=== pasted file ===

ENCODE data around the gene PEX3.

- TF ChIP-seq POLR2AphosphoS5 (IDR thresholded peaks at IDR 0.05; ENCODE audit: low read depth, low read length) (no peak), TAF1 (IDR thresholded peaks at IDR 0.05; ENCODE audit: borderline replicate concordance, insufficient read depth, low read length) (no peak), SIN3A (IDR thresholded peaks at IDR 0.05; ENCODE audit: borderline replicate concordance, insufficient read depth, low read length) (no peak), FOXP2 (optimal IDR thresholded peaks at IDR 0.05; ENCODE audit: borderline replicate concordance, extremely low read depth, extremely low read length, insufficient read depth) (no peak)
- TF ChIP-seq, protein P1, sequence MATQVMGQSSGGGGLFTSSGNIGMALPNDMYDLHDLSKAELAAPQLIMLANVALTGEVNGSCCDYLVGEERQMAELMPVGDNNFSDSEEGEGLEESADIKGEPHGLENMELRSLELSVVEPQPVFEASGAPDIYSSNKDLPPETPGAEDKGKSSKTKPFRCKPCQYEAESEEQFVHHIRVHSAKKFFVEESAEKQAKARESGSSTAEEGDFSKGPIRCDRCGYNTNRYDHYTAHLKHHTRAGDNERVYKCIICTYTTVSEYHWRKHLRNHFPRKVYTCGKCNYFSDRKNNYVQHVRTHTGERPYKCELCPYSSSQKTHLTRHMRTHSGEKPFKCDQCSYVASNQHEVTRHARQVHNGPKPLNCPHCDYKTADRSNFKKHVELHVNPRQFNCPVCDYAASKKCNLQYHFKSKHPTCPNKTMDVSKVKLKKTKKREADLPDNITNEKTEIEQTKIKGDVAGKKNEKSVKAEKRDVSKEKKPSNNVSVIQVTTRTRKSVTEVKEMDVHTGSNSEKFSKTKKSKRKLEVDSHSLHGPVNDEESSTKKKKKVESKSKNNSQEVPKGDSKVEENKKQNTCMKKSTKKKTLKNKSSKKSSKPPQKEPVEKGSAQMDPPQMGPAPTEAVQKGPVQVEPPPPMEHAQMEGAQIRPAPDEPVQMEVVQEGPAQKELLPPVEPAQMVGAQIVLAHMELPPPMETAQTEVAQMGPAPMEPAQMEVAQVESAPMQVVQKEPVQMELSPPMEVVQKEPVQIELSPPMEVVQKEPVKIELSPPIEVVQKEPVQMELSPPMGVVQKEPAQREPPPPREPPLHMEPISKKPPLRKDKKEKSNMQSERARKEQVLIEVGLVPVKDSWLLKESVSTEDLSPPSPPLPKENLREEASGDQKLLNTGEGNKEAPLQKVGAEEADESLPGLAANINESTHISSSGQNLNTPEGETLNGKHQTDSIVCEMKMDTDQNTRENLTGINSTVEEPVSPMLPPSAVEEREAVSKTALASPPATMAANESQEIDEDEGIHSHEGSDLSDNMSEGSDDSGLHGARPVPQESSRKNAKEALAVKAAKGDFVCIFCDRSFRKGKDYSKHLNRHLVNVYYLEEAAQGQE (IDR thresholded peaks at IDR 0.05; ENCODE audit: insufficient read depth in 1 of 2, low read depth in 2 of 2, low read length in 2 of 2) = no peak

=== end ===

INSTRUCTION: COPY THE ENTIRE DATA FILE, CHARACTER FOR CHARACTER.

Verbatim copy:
ENCODE data around the gene PEX3.

- TF ChIP-seq POLR2AphosphoS5 (IDR thresholded peaks at IDR 0.05; ENCODE audit: low read depth, low read length) (no peak), TAF1 (IDR thresholded peaks at IDR 0.05; ENCODE audit: borderline replicate concordance, insufficient read depth, low read length) (no peak), SIN3A (IDR thresholded peaks at IDR 0.05; ENCODE audit: borderline replicate concordance, insufficient read depth, low read length) (no peak), FOXP2 (optimal IDR thresholded peaks at IDR 0.05; ENCODE audit: borderline replicate concordance, extremely low read depth, extremely low read length, insufficient read depth) (no peak)
- TF ChIP-seq, protein P1, sequence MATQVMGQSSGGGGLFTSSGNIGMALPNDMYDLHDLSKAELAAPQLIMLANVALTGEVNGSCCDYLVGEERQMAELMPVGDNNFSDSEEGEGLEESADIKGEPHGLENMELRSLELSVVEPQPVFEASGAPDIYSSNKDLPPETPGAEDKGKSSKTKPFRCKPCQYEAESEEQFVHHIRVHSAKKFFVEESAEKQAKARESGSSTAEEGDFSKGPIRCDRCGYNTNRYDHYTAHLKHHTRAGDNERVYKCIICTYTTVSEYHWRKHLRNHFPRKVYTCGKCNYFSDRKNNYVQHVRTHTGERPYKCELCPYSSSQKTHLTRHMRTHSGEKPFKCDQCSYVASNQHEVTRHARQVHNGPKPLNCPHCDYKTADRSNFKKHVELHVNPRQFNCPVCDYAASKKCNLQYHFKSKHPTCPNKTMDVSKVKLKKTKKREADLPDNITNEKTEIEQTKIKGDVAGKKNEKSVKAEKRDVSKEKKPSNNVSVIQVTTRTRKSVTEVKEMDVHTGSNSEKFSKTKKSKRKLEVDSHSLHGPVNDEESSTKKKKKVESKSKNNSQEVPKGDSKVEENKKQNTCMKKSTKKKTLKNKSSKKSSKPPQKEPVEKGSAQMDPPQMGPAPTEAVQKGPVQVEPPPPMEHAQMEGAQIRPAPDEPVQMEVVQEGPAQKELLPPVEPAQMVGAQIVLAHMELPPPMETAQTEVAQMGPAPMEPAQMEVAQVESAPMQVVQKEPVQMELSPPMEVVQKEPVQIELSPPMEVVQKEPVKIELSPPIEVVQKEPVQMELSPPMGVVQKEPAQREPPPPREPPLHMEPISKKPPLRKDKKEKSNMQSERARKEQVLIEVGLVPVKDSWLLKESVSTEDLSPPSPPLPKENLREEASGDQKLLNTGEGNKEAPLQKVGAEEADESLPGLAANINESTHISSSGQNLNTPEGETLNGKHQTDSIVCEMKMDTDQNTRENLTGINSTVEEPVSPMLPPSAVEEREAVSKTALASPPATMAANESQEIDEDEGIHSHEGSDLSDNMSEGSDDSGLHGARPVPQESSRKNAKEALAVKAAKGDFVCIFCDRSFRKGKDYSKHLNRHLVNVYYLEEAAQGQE (IDR thresholded peaks at IDR 0.05; ENCODE audit: insufficient read depth in 1 of 2, low read depth in 2 of 2, low read length in 2 of 2) = no peak